A user is any person that a service is designed for use by. Find out about different user types — including end users and staff users.
A user is any person that a service is designed for use by.
Users not customers
Most often when people use public services they do not buy them or have a choice in what service they need to use. This is the difference between customers and users.
It’s important that we make this distinction. Language creates our culture and informs how we view those people. What is implied in the word ‘customer’ is a transactional relationship — someone who is paying for something. It moves us away from thinking about users as people that we’re trying to help.
Ultimately tax paying citizens will contribute to the development and delivery of public services but not all people who use public services are tax payers. We should avoid unconsciously considering these people as somehow less worthy.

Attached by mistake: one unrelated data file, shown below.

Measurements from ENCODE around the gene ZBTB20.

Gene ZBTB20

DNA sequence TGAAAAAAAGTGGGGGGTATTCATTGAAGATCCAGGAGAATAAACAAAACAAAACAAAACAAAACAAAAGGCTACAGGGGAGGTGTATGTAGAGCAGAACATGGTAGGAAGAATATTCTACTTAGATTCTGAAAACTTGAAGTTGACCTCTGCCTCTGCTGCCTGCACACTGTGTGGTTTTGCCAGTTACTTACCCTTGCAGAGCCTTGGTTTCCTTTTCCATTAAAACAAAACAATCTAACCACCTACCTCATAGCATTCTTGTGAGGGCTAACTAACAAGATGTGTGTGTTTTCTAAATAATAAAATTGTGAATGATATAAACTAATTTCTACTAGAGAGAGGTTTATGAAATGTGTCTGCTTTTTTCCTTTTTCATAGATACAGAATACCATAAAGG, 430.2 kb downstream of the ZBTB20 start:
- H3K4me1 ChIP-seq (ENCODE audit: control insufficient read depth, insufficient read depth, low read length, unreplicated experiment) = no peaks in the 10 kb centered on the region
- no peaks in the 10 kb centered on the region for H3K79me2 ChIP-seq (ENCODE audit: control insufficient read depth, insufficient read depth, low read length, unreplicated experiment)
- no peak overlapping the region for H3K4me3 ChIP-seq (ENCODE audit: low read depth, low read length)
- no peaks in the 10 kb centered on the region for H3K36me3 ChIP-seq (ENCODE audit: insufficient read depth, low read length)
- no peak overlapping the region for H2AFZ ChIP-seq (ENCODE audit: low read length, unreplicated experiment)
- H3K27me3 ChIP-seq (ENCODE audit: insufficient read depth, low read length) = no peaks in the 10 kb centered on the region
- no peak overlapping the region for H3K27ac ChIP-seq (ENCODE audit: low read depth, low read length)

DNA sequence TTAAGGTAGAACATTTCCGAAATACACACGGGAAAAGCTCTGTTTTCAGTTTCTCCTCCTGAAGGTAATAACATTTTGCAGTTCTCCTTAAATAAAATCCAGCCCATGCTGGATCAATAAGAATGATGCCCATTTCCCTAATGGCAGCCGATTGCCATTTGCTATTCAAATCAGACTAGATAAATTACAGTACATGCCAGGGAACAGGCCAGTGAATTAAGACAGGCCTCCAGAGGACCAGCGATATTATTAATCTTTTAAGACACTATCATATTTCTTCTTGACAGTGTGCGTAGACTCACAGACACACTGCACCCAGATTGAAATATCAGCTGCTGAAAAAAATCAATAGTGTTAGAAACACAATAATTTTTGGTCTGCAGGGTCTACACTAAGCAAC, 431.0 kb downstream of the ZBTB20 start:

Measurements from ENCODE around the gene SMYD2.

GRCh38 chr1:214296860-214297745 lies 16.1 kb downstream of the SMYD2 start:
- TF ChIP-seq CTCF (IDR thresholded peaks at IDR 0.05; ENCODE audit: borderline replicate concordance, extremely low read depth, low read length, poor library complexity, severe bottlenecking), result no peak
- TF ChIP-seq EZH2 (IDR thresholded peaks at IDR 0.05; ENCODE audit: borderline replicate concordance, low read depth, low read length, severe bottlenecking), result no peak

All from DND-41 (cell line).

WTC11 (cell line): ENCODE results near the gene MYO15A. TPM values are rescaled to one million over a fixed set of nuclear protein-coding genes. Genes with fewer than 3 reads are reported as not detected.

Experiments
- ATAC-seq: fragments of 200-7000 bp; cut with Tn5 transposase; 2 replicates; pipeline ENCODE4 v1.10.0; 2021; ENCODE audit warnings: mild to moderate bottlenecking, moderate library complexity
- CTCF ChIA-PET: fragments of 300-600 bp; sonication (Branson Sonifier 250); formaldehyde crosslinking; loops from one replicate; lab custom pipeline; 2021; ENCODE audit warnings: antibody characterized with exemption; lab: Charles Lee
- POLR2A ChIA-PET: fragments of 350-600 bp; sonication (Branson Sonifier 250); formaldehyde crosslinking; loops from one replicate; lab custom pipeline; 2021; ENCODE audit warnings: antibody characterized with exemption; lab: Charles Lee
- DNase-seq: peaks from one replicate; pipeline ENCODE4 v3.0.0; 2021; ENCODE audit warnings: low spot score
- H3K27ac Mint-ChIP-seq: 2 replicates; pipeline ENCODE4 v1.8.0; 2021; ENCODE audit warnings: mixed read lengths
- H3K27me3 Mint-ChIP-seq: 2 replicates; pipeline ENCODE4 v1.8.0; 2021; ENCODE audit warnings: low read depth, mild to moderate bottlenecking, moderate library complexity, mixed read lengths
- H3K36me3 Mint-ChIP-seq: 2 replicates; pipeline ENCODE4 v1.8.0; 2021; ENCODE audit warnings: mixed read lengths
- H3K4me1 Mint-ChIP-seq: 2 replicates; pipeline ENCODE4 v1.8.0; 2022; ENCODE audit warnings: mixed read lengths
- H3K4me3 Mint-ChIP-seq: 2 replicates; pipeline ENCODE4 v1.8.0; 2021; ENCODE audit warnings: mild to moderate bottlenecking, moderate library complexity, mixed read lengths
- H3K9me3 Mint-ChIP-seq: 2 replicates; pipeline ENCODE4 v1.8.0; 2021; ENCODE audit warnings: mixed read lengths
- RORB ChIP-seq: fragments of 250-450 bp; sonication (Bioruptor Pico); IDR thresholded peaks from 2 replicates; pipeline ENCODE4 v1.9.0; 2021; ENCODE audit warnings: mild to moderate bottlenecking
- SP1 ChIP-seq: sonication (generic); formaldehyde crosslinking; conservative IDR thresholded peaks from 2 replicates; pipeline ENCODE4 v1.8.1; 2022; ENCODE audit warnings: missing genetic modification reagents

Even with this terminology we still need to be careful to avoid depersonalising the people who use the services we’re creating. Remember that ‘user’ means ‘a person who is using our service’.
Types of users
There are 2 broad types of user to think about — end users and staff users.
An end user is a person who needs the service. This includes citizens who:
- already use a service
- are eligible for a service but are not yet using it
- may not use the service directly but are still impacted by it
A staff user is the person who helps deliver the service to the end user. This includes organisational staff who:
- work directly with the service and end users
- use the service as part of their profession
- support or advocate the service as part of their profession
For internal services end users and staff users could be members of staff. For example, a system for managing expenses.
Stakeholders are usually not users but provide significant input or make decisions about the development of the service.